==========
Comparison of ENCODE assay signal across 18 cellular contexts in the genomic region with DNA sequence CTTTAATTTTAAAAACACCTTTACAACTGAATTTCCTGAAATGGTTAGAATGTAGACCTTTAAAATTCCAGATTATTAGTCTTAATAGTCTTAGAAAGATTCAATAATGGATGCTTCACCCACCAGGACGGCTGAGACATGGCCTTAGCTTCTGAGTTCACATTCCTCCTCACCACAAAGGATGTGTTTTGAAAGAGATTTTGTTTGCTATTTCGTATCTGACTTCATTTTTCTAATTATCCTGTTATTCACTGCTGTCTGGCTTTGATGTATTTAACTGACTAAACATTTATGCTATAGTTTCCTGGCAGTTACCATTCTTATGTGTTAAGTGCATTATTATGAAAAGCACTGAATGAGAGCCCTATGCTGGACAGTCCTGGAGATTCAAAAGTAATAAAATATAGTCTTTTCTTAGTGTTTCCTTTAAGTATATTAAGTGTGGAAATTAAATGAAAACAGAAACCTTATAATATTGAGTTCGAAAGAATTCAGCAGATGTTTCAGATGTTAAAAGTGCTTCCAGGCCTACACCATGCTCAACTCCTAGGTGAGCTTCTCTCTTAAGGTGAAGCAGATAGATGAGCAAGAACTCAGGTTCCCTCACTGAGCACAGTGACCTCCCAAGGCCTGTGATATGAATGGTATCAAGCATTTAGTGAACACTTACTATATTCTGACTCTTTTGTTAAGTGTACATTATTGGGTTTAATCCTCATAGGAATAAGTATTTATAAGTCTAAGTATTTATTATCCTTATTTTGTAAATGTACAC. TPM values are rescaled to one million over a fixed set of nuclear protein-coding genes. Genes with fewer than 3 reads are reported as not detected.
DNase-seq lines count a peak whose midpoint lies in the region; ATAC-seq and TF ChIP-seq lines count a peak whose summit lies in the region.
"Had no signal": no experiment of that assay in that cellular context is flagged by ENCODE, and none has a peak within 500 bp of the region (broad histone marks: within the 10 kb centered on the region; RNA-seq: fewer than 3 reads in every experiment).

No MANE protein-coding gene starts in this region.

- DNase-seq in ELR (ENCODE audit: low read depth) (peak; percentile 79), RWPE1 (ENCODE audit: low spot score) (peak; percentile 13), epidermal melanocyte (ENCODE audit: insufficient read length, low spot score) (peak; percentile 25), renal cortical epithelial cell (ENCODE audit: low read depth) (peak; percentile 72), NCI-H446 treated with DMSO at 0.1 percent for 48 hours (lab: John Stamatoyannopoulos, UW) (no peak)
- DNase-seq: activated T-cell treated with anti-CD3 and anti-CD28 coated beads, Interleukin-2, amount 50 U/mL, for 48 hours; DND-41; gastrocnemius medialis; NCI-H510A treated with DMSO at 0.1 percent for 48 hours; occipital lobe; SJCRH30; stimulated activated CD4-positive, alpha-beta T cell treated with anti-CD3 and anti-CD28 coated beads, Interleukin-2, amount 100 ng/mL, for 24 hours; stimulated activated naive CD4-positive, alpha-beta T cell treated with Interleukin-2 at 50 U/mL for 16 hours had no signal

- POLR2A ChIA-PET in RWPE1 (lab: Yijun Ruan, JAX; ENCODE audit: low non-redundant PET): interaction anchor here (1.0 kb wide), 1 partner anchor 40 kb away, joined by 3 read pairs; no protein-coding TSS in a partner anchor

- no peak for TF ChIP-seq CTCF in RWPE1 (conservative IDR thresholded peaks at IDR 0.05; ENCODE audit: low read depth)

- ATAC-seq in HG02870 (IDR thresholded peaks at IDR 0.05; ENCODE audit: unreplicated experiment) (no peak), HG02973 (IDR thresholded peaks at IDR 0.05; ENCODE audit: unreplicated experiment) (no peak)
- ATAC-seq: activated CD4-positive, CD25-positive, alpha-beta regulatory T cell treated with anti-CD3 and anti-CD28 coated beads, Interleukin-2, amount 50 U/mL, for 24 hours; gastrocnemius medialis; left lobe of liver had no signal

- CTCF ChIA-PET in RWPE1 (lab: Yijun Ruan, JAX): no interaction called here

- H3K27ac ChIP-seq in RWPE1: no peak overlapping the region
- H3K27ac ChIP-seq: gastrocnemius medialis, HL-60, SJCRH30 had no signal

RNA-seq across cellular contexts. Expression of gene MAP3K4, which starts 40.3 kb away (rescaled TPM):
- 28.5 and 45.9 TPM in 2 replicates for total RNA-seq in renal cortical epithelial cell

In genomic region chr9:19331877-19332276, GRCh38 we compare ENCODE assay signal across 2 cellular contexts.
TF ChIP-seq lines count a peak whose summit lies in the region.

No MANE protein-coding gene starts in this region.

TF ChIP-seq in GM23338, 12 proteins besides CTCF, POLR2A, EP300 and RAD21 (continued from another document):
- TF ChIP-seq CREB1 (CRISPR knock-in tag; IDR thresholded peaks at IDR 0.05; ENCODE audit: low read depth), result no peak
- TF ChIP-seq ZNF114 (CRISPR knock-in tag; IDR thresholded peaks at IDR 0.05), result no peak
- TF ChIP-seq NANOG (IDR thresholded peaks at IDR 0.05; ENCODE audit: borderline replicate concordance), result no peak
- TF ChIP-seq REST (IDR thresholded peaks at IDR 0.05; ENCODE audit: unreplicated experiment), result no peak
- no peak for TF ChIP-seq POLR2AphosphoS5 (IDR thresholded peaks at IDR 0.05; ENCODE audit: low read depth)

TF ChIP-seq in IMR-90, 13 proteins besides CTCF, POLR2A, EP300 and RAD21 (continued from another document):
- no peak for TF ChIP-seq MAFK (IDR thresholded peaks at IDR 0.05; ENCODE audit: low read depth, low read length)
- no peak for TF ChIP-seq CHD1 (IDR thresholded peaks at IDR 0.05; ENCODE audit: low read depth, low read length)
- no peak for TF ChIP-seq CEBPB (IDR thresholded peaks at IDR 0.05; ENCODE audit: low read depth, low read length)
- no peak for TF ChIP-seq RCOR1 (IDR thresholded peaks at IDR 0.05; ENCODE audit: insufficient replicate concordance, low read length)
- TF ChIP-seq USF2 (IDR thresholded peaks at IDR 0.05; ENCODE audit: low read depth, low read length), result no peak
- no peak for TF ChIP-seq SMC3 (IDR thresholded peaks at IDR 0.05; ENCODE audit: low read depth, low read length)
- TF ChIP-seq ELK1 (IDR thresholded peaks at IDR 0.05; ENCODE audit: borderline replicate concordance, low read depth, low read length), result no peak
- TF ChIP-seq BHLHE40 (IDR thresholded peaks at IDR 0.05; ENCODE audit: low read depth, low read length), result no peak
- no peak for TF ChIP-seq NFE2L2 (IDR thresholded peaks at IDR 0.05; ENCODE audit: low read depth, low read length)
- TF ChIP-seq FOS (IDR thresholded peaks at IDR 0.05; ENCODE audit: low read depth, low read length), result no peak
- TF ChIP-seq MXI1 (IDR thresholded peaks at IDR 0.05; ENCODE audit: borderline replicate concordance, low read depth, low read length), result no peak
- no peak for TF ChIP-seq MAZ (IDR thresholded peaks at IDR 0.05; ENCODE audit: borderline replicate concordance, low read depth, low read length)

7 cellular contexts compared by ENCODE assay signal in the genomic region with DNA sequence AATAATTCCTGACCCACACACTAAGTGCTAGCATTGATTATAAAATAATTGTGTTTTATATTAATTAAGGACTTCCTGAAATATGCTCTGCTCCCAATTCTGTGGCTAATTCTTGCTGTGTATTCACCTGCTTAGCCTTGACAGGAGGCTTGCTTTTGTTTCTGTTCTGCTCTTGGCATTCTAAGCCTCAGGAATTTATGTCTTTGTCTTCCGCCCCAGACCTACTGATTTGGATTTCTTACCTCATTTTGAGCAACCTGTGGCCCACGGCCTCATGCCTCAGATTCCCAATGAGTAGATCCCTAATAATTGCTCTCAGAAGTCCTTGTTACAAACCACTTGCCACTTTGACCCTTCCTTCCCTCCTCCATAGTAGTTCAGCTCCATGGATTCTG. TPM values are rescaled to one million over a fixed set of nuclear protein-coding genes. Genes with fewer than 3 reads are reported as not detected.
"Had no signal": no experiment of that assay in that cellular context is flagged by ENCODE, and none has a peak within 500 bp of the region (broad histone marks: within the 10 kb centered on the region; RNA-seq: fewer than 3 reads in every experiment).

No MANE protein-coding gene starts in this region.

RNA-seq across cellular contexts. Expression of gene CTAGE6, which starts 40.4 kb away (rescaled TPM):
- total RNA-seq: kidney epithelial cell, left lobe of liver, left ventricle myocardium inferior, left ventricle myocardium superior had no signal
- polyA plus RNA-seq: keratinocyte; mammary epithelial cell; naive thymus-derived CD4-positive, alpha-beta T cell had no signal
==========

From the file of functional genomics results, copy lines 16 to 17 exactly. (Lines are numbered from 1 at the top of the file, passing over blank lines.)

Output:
In genomic region chr9:19331877-19332276, GRCh38 we compare ENCODE assay signal across 2 cellular contexts.
TF ChIP-seq lines count a peak whose summit lies in the region.